In defining beauty, George Santayana suggests the object or experience that causes a person pleasure. We respond to beauty by our emotional response to what causes pleasure. While art can be beautiful, the experience itself is subjective. A person’s aesthetic judgment will vary from person to person, but there are some rules to be followed. Here are some tips for defining beauty. This article is not intended to replace the opinion of a professional art critic, but it will give an overview of the subject.
Alan Moore argues that “Beauty is inherent in nature” – in fact, everything in nature is beautiful. In addition, our idea of beauty will vary over time. A notion of beauty can be purely aesthetic and subjective, with little or no intellectual underpinning. Hence, we should question the notion of beauty and consider the role of design in solving human problems. Here are some examples of designers who understand the role of beauty in the human experience.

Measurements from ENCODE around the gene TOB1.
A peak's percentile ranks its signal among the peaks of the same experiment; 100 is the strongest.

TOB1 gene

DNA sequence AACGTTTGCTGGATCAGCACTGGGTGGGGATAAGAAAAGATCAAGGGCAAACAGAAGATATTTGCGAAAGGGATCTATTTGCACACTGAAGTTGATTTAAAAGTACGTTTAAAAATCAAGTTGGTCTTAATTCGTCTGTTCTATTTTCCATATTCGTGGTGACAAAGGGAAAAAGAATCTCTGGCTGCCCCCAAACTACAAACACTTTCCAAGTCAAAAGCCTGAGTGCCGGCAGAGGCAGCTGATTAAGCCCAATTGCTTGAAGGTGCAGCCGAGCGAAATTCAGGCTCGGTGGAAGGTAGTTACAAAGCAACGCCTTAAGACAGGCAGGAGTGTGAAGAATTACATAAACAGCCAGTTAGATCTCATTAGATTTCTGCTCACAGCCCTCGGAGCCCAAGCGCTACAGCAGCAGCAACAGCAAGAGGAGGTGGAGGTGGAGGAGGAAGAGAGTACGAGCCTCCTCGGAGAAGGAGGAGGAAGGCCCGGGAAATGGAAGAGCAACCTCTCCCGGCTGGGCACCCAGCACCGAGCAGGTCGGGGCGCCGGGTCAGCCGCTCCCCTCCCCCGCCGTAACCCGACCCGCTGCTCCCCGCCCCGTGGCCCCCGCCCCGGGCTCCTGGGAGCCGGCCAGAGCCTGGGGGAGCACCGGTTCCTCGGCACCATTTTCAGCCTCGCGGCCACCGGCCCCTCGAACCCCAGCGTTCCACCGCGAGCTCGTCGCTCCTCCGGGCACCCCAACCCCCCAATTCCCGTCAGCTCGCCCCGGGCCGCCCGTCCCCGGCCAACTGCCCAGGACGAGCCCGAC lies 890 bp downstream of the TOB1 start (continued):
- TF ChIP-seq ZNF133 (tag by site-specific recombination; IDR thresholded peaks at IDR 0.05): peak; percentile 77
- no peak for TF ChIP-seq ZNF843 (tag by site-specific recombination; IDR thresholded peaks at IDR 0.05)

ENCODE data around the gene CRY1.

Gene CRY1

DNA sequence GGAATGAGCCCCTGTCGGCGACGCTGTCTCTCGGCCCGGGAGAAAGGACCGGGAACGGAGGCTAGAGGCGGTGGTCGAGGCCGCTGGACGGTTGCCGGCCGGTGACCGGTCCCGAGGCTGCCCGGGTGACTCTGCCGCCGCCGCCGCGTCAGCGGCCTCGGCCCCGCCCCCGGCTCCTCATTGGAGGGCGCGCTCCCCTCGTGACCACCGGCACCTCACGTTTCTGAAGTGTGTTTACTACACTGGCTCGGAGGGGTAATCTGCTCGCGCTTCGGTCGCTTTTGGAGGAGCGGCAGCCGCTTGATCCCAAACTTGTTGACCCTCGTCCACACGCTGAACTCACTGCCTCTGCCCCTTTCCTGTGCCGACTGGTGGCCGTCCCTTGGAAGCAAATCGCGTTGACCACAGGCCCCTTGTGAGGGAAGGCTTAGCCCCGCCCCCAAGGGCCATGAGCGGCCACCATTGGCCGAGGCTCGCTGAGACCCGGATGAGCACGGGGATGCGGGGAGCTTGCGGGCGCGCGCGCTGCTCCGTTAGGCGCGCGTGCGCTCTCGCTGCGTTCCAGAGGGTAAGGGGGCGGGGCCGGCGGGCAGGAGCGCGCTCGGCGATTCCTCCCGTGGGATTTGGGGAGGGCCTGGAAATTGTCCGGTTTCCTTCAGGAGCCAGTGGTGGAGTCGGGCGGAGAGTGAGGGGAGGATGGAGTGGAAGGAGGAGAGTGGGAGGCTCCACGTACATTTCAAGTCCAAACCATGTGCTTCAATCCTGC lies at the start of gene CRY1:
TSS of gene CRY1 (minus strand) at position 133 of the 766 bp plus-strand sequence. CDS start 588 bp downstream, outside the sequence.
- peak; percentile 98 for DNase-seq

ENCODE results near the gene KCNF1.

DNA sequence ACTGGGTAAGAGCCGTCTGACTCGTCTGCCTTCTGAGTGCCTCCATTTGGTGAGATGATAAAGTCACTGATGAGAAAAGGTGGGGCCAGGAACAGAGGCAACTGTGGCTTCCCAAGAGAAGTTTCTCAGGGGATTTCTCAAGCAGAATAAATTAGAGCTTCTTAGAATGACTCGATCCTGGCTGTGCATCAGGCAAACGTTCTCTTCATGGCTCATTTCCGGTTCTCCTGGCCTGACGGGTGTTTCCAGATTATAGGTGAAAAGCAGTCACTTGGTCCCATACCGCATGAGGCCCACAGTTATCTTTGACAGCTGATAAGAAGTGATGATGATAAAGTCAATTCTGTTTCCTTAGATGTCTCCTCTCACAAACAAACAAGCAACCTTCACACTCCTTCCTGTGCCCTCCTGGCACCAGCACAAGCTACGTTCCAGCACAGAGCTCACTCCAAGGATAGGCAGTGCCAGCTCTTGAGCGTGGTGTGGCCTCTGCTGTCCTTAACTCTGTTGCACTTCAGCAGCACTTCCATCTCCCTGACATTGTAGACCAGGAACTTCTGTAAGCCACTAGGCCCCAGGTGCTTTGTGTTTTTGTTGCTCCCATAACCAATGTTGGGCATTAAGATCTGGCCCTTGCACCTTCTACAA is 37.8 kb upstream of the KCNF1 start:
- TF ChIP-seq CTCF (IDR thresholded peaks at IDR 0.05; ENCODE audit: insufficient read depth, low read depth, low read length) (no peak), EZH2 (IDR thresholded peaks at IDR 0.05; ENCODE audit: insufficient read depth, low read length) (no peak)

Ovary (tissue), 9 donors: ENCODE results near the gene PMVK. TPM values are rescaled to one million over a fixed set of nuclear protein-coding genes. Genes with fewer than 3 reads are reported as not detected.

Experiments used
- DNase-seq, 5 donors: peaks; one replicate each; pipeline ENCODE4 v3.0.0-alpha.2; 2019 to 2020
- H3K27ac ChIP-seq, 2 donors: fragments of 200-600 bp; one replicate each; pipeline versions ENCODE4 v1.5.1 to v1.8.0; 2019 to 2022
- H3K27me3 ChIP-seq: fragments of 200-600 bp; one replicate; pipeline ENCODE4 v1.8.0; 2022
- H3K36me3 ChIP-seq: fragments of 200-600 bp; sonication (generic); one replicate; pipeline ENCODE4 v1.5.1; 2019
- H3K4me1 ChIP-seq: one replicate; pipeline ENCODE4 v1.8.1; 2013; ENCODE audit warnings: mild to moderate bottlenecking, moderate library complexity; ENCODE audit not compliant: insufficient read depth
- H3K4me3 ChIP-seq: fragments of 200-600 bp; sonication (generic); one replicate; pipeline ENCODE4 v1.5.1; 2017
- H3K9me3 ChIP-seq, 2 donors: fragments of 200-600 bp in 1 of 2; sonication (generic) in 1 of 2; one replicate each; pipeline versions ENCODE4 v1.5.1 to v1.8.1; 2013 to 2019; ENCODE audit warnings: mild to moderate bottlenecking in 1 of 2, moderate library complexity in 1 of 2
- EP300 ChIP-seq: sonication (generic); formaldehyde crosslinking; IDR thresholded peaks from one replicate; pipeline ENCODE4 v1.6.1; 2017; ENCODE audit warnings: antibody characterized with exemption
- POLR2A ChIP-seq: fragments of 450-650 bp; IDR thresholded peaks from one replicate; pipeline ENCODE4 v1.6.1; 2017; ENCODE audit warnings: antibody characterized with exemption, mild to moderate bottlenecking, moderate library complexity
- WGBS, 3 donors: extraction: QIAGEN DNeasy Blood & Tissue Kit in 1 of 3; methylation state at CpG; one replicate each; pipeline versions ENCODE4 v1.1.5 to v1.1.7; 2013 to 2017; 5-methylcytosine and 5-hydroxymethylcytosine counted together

Ancient treatments of beauty often pay homage to the pleasures of beauty. They often describe the phenomenon in ecstatic terms. Plotinus describes beauty as “wonder, delicious trouble, longing and love.” He also describes trembling as the culmination of all pleasures. The symmetry of nature is a hallmark of beauty. The law of beauty applies to our perception of beauty. The beauty of our world lies within our imagination and the imagination.